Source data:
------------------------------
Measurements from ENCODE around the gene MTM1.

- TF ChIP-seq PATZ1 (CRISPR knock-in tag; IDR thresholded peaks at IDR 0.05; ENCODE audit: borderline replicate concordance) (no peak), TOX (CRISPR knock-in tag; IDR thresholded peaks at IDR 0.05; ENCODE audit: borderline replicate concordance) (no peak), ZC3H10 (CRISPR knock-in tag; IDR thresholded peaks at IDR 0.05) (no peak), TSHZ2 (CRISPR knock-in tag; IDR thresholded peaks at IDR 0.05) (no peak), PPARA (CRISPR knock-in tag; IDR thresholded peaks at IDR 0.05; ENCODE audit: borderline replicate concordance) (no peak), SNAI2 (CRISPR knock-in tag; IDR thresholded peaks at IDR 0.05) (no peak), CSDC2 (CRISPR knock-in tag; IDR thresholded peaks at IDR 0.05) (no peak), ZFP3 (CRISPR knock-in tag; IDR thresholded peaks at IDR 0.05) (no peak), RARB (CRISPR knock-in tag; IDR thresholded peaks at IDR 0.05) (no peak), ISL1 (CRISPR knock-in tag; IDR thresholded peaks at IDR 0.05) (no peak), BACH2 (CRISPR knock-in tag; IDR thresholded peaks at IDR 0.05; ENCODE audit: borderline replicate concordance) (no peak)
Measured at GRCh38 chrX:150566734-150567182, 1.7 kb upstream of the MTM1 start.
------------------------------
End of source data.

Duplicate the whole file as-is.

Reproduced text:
Measurements from ENCODE around the gene MTM1.

- TF ChIP-seq PATZ1 (CRISPR knock-in tag; IDR thresholded peaks at IDR 0.05; ENCODE audit: borderline replicate concordance) (no peak), TOX (CRISPR knock-in tag; IDR thresholded peaks at IDR 0.05; ENCODE audit: borderline replicate concordance) (no peak), ZC3H10 (CRISPR knock-in tag; IDR thresholded peaks at IDR 0.05) (no peak), TSHZ2 (CRISPR knock-in tag; IDR thresholded peaks at IDR 0.05) (no peak), PPARA (CRISPR knock-in tag; IDR thresholded peaks at IDR 0.05; ENCODE audit: borderline replicate concordance) (no peak), SNAI2 (CRISPR knock-in tag; IDR thresholded peaks at IDR 0.05) (no peak), CSDC2 (CRISPR knock-in tag; IDR thresholded peaks at IDR 0.05) (no peak), ZFP3 (CRISPR knock-in tag; IDR thresholded peaks at IDR 0.05) (no peak), RARB (CRISPR knock-in tag; IDR thresholded peaks at IDR 0.05) (no peak), ISL1 (CRISPR knock-in tag; IDR thresholded peaks at IDR 0.05) (no peak), BACH2 (CRISPR knock-in tag; IDR thresholded peaks at IDR 0.05; ENCODE audit: borderline replicate concordance) (no peak)
Measured at GRCh38 chrX:150566734-150567182, 1.7 kb upstream of the MTM1 start.